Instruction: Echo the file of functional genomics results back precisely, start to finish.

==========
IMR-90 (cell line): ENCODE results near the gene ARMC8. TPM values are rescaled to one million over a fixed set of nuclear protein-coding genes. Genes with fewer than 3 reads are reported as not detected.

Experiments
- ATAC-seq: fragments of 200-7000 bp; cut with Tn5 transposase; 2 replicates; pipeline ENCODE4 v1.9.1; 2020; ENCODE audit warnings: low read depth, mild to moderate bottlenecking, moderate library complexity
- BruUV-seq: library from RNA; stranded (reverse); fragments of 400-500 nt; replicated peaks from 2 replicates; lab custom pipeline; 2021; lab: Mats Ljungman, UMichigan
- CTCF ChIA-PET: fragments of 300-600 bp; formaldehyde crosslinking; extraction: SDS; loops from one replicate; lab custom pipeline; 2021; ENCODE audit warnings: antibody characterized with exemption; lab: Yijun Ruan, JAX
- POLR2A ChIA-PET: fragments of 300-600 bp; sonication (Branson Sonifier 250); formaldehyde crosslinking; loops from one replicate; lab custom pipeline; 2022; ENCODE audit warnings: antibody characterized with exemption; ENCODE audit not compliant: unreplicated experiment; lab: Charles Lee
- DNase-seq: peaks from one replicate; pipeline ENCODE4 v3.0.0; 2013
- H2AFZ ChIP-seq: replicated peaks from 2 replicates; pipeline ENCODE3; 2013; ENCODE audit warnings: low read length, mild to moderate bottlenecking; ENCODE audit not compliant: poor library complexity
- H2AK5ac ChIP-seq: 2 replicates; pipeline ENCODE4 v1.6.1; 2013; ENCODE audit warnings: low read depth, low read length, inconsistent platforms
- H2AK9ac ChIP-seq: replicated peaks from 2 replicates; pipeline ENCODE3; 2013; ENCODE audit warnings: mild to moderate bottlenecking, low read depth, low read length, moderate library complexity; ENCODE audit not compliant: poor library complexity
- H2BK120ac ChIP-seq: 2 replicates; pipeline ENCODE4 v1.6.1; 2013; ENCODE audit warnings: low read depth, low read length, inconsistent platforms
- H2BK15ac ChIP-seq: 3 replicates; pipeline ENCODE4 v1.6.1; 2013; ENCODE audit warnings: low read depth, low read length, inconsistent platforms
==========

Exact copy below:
IMR-90 (cell line): ENCODE results near the gene ARMC8. TPM values are rescaled to one million over a fixed set of nuclear protein-coding genes. Genes with fewer than 3 reads are reported as not detected.

Experiments
- ATAC-seq: fragments of 200-7000 bp; cut with Tn5 transposase; 2 replicates; pipeline ENCODE4 v1.9.1; 2020; ENCODE audit warnings: low read depth, mild to moderate bottlenecking, moderate library complexity
- BruUV-seq: library from RNA; stranded (reverse); fragments of 400-500 nt; replicated peaks from 2 replicates; lab custom pipeline; 2021; lab: Mats Ljungman, UMichigan
- CTCF ChIA-PET: fragments of 300-600 bp; formaldehyde crosslinking; extraction: SDS; loops from one replicate; lab custom pipeline; 2021; ENCODE audit warnings: antibody characterized with exemption; lab: Yijun Ruan, JAX
- POLR2A ChIA-PET: fragments of 300-600 bp; sonication (Branson Sonifier 250); formaldehyde crosslinking; loops from one replicate; lab custom pipeline; 2022; ENCODE audit warnings: antibody characterized with exemption; ENCODE audit not compliant: unreplicated experiment; lab: Charles Lee
- DNase-seq: peaks from one replicate; pipeline ENCODE4 v3.0.0; 2013
- H2AFZ ChIP-seq: replicated peaks from 2 replicates; pipeline ENCODE3; 2013; ENCODE audit warnings: low read length, mild to moderate bottlenecking; ENCODE audit not compliant: poor library complexity
- H2AK5ac ChIP-seq: 2 replicates; pipeline ENCODE4 v1.6.1; 2013; ENCODE audit warnings: low read depth, low read length, inconsistent platforms
- H2AK9ac ChIP-seq: replicated peaks from 2 replicates; pipeline ENCODE3; 2013; ENCODE audit warnings: mild to moderate bottlenecking, low read depth, low read length, moderate library complexity; ENCODE audit not compliant: poor library complexity
- H2BK120ac ChIP-seq: 2 replicates; pipeline ENCODE4 v1.6.1; 2013; ENCODE audit warnings: low read depth, low read length, inconsistent platforms
- H2BK15ac ChIP-seq: 3 replicates; pipeline ENCODE4 v1.6.1; 2013; ENCODE audit warnings: low read depth, low read length, inconsistent platforms